Why does the words pub, button, public all pronounced with an "ah" instead of "oo"?

Since there's a "u" there it looks like it can be read pooblic, bootton (or even byutton), poob but it's pronounced as if the "u" was an "a", why?

  • 1
    Because they’re all short u’s not long. And ah is not how i’d describe that sound anyway. “ah” is the sound in father and bother “uh” is the sound in “other” and “mother” as well as *pub, button, and public”. But the best way to write these sounds is with the International Phonetic Alphabet (IPA): en.m.wikipedia.org/wiki/International_Phonetic_Alphabet
    – Jim
    Sep 12, 2016 at 7:27
  • Compare mat with mutt. The sounds are distinctly different.
    – kasfme
    Sep 12, 2016 at 7:28
  • I pronounce them as if the U was a U, not all accents have the same attributes.
    – Spagirl
    Sep 12, 2016 at 8:28
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    Maybe if you are from Liverpool you would say "poob".
    – GEdgar
    Sep 12, 2016 at 12:34
  • 3
    @kuhaku: the problem (and the reason that you need to use something like IPA to talk sensibly about it in print) is that different accents don't just pronounce vowels differently, they don't all make the same distinctions. To me "met" and "mat" are completely different, and I cannot imagine confusing them. I have noticed that many foreigners are taught to pronounce "mat" with a vowel much closer to "met" (this partly reflects a now obsolete high-prestige pronunciation in British English). For some Americans, "cot" and "caught" sound the same, but for many Brits, "caught" and "court" do so.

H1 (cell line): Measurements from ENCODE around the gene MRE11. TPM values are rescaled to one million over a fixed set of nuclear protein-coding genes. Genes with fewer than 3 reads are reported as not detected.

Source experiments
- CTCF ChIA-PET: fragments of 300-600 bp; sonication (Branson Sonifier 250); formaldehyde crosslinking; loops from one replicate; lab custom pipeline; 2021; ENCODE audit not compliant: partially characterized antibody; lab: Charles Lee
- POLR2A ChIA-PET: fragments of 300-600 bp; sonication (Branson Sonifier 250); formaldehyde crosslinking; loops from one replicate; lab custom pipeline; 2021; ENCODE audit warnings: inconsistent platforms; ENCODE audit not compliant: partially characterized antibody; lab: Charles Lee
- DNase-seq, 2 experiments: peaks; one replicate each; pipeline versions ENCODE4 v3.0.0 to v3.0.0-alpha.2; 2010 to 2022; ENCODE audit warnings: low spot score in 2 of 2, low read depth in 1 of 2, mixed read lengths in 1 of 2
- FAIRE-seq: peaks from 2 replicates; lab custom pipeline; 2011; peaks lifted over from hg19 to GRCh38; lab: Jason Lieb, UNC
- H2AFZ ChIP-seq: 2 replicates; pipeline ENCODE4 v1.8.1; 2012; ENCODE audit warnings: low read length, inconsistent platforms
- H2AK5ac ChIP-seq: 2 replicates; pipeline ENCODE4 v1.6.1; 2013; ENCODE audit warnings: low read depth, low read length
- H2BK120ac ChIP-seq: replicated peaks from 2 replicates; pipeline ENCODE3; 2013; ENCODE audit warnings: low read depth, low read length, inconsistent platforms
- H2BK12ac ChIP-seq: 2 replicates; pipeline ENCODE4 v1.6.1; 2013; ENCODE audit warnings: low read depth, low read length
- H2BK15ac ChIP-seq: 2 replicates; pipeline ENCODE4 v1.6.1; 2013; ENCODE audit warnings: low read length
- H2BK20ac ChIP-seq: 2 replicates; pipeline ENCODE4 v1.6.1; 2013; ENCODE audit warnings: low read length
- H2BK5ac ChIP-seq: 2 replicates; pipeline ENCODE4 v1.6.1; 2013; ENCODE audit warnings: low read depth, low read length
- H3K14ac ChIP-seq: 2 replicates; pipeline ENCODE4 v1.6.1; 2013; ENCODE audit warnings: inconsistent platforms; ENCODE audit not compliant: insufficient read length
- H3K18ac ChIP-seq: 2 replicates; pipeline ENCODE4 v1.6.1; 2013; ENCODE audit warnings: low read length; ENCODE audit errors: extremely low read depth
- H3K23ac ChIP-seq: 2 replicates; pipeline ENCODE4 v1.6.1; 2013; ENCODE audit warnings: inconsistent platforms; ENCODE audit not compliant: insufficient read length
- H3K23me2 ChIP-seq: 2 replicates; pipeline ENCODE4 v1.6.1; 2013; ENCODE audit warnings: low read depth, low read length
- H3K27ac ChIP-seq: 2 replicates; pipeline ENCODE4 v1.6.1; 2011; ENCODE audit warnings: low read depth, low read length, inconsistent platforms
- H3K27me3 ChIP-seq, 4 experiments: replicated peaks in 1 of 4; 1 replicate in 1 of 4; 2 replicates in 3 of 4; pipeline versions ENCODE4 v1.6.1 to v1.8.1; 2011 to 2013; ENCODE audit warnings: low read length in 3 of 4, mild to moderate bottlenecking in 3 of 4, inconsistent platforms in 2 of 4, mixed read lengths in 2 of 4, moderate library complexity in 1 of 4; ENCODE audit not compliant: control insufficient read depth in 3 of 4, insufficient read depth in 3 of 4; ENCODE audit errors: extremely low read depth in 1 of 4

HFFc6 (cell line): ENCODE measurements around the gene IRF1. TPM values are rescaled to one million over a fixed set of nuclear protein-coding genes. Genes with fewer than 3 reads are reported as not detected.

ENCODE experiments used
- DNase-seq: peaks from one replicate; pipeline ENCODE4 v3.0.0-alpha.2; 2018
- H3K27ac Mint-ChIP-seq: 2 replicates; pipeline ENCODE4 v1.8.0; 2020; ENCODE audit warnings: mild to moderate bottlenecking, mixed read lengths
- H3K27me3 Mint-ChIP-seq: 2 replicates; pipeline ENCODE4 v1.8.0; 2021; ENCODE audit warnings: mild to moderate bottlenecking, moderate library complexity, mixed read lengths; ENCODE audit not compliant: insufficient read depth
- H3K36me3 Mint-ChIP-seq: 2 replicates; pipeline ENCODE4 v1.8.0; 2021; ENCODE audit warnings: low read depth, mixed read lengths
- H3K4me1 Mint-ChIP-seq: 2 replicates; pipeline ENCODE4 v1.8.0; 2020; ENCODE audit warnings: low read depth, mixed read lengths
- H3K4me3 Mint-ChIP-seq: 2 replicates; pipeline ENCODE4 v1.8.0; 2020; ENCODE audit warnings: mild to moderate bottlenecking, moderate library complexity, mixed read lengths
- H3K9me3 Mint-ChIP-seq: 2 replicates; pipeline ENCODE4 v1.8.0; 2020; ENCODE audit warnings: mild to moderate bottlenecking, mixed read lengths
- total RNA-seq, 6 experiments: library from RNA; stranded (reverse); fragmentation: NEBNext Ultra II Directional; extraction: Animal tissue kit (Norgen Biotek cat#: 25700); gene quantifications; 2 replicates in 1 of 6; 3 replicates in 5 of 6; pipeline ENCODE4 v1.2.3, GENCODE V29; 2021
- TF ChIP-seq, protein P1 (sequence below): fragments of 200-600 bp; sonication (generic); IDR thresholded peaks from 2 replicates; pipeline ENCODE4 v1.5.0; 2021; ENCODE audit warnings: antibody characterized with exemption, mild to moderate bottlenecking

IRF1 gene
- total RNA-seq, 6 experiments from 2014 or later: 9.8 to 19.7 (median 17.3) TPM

– Colin Fine
    Sep 12, 2016 at 18:59

1 Answer 1


In most varieties of English (but not the Midlands and North of England), the historical "short u" (/ʊ/) changed a few centuries ago to an unrounded mid-low central vowel /ʌ/ or in some varieties /ə/ in most, but not all words. Like many of the sound shifts in English, this was after much of English spelling was established.

So in most of the UK (and elsewhere) "pub" is /pʌb/, but in the Midlands and the North it is still /pʊb/.

The exceptions are mostly words with a labial consonant - p,b,f,m (eg 'pull', 'bull', 'full', 'mush'), but not always. Note particularly 'put' and 'putt', which are homophones in the North, but elsewhere are /pʊt/ and /pʌt/ respectively.

  • It amuses me that broadcasters often refer to "the Poonjab". It's my understanding that the region is actually called the Panjab, but presumably the English transliteration (Punjab) dates from a time when British administrators in India spoke with a strong RP accent! Sep 12, 2016 at 8:25
  • I don't know this linguistic language... Does it sound like the Greek letters? i.e /ʌ/ = alpha, /ʊ/ = omega?
    – shinzou
    Sep 12, 2016 at 13:41
  • These are symbols in IPA (see Jim's comment for a link). I explained in another comment why it is pretty well essential to use IPA or something like it in this kind of discussion. The symbols come from many places, including Greek, but I don't think Greek is involved in those two. /ʊ/ is a sort of weak relative of /u/ (not as rounded, not as far forward, not as tense). I don't know where the symbol /ʌ/ came from: perhaps from 'A'.
    – Colin Fine
    Sep 12, 2016 at 19:03
  • @KateBunting: I believe you're right; except that the original pronunciation I think is with /ə/ rather than /ʌ/, so there is no meaningful way of writing it in English orthography then or now (since /ə/ is never stressed in English).
    – Colin Fine
    Sep 12, 2016 at 19:08

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